What are the Warning Signs of an Eating Disorder?

Fresh off National Eating Disorders Awareness Week (February 25—March 3), MHANYS reached out to our friends at the National Eating Disorders Association who passed along this important definition of eating disorders and some helpful warning signs.

Eating disorders are real, complex, bio-psycho-social diseases that can have serious consequences for health, productivity, and relationships. They are not fads, phases, or lifestyle choices. The most common eating disorders are anorexia nervosa, bulimia nervosa, and binge eating disorder. Other eating disorders include: avoidant/ restrictive food intake disorder, rumination disorder, pica, other specified feeding or eating disorder, and unspecified feeding or eating disorder. People struggling with an eating disorder often become obsessed with food, body image, and/or weight. These disorders can be life-threatening if not recognized and treated appropriately. The earlier a person receives treatment, the greater the likelihood of full recovery.

– Preoccupation with weight, food, calories, dieting, and/or body image.
– Development of abnormal, secretive, extreme, or ritualized food or eating habits.
– Withdrawal from usual friends and activities.
– Evidence of binge eating, such as the disappearance of a large amount of food.
– Evidence of purging behaviors, including frequent trips to the bathroom after meals, self-induced vomiting, periods of fasting or laxative, diet pill, or diuretic abuse.
– Compulsive or excessive exercising.
– Discoloration or staining of the teeth.
– Feelings of isolation, depression, anxiety, or irritability.

CONTACT HELPLINE Call or chat for resources and treatment options. 800-931-2237 text ‘NEDA’ to 741-741 for 24/7 crisis support

MHANYS’ School Mental Health Resource and Training Center Offers 3 Professional Development Opportunities

1) Healthy Minds, Healthy Schools: Mental Health Education Summits

MHANYS’ School Mental Health Resource and Training Center already held three Regional Summits in the state and plans to host two more in April. Educators, school administrators, social workers, school psychologists, and others shared ideas and important information at recent summits to help school districts develop curriculum for mental health education K-12 and improve school climate. A summary report of the findings from the five summits will be published later this Spring. It is not too late to sign up for the remaining summits. Register by emailing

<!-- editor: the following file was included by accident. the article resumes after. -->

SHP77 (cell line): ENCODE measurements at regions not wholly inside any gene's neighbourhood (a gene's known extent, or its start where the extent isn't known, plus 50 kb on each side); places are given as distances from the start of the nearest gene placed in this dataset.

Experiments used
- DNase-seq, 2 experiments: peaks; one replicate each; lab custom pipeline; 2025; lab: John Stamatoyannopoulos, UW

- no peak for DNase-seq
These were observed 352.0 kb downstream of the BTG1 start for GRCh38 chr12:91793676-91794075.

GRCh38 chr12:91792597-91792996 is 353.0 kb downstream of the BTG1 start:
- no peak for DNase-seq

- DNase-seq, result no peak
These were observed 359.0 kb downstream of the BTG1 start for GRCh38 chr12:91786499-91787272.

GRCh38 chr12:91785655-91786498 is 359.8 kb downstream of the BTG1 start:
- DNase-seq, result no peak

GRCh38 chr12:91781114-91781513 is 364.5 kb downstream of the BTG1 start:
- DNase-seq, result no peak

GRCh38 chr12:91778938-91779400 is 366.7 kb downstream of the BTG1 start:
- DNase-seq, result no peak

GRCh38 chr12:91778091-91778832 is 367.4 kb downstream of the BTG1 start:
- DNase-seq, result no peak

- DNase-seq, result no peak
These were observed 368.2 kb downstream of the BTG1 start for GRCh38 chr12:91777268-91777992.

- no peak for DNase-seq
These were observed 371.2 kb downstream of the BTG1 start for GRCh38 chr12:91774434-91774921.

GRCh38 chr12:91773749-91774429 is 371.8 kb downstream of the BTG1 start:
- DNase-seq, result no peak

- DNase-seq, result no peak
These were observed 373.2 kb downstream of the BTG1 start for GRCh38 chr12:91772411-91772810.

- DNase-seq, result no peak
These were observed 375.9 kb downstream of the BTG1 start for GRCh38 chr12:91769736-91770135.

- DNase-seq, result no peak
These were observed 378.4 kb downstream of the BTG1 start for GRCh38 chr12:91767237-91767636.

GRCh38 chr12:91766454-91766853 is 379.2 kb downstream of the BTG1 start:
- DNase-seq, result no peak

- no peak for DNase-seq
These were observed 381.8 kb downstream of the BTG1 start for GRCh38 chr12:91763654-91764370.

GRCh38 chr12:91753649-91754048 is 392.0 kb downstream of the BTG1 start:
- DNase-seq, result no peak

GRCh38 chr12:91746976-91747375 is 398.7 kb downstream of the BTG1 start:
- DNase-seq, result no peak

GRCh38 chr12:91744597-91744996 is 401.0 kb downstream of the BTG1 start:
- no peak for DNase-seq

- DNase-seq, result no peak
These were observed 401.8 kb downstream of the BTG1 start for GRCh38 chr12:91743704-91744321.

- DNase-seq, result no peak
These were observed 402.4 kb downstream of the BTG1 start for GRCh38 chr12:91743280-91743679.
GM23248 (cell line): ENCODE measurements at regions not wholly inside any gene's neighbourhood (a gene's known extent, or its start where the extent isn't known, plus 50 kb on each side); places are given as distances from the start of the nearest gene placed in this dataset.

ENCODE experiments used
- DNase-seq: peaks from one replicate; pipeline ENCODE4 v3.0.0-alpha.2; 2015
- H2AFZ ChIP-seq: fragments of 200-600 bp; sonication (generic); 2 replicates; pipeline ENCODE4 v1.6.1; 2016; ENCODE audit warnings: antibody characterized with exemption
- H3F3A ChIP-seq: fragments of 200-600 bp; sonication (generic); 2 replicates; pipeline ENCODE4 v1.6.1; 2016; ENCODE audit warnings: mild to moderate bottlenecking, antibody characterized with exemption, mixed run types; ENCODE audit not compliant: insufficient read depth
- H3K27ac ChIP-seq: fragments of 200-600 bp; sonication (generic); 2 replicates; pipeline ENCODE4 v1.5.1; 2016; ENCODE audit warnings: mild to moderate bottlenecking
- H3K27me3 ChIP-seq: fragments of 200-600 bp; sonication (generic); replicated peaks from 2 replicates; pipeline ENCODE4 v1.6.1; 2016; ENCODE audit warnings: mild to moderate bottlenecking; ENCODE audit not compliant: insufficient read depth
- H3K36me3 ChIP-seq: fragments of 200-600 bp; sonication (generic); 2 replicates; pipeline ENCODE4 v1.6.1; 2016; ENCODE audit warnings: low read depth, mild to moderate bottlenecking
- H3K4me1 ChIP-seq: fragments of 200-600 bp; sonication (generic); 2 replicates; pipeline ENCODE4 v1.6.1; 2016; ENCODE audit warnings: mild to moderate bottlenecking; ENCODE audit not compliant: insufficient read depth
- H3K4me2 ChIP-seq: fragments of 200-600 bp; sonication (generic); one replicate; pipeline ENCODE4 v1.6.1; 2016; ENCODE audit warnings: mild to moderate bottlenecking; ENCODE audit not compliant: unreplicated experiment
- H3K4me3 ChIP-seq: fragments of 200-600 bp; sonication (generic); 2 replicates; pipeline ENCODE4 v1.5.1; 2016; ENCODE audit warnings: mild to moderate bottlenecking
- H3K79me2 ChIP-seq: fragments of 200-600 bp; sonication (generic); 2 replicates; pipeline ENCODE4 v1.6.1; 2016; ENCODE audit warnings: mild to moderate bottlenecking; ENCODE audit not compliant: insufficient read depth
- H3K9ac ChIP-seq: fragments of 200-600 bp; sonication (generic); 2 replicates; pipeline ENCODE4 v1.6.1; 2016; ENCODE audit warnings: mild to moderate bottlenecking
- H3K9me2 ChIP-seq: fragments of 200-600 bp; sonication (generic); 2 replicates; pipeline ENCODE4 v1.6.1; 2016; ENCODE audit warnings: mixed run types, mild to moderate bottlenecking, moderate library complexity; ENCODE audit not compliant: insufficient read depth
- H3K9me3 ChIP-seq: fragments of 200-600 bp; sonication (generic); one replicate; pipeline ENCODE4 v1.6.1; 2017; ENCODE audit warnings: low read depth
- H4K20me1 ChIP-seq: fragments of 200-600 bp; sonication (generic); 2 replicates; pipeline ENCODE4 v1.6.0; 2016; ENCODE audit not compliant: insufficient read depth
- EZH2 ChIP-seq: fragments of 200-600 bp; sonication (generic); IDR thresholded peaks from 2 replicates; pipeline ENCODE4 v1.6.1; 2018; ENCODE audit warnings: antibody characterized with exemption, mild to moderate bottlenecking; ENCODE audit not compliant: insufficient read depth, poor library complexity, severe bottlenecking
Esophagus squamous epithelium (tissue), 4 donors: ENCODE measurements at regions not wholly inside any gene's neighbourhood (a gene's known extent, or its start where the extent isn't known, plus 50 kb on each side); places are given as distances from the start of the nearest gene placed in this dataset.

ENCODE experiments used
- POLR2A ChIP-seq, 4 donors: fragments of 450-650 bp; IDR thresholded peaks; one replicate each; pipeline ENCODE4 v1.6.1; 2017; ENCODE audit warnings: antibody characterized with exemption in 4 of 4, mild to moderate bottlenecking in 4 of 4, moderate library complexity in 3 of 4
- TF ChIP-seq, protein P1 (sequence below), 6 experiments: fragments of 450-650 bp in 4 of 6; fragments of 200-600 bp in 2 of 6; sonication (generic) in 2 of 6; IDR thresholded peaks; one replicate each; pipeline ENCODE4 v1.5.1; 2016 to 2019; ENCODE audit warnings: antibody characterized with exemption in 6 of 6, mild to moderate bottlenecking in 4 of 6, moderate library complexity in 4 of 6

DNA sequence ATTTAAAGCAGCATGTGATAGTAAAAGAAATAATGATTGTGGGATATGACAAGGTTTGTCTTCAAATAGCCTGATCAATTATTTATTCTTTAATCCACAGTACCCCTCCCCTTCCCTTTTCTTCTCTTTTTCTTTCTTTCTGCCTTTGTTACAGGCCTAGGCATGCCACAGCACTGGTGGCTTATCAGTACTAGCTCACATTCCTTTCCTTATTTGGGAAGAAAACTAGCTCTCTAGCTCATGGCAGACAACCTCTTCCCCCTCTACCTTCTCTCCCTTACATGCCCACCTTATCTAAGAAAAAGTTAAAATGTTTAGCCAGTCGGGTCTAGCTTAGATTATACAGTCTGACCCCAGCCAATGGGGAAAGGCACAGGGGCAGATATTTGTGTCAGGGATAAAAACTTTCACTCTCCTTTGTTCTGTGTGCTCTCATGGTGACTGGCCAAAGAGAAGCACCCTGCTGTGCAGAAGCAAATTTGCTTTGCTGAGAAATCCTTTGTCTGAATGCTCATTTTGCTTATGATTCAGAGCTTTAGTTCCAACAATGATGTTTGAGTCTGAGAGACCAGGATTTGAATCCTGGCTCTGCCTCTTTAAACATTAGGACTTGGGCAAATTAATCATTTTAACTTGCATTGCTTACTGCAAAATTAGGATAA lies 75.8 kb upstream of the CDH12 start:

Dates and Locations:
Capital District—April 10
North Country—April 30

There is no cost to attend and lunch is provided. The summits will be held from 9:45 am to 3:30 pm and will include:

– Amy Molloy, Project Director, Current and emerging school initiatives (e.g., Trauma Informed Schools, SEL, Restorative Practices, and a Comprehensive School Counseling Program)
– Panel Discussion: Sharing Ideas and Strategies from the Field
– Local educators, administrators and other school staff share innovative strategies
– Youth Advocate Speaker
– Tabletop Activities: What is my role? What do I do next?

2) Youth Mental Health First Aid—contact for more information

3) Online Mental Health Training for Teachers—register at

Did You Know? ~ Cannibus & Youth Mental Health

As the New York State Legislature edges closer to legalizing the recreational use of marijuana, parents and educators should be aware of the dangers for youth.

– A new study in the American Journal of Psychiatry suggests that cannabis may actually have a more negative impact on teens’ cognitive development than alcohol.
– An even newer study found evidence that low levels of marijuana use – as few as one or two times – may change the teen brain.
– Marijuana use directly increases the chance of psychosis in teens – JAMA Pediatrics.
– The good news — when adolescents stop using marijuana – even for just one week – their verbal learning and memory improve.


Youth in Transition –
National Institute of Mental Health –
Alcoholic Anon/Alcoholic Teen Hotline – 1.800.344.2666
Disability Rights New York – 1.800.993.8982
Eating Disorders Awareness/Prevention – 1.800.931.2237
National Runaway Hotline – 1.800.621.4000
National Eating Disorders Association –
Substance Abuse Hotline – 1.800.662.4357
The Trevor Project (LGBTQ suicide prevention) – 1.866.488.7386

Mental Health Association in NYS, Inc.
194 Washington Ave. Suite 415
Albany, NY 12210
United States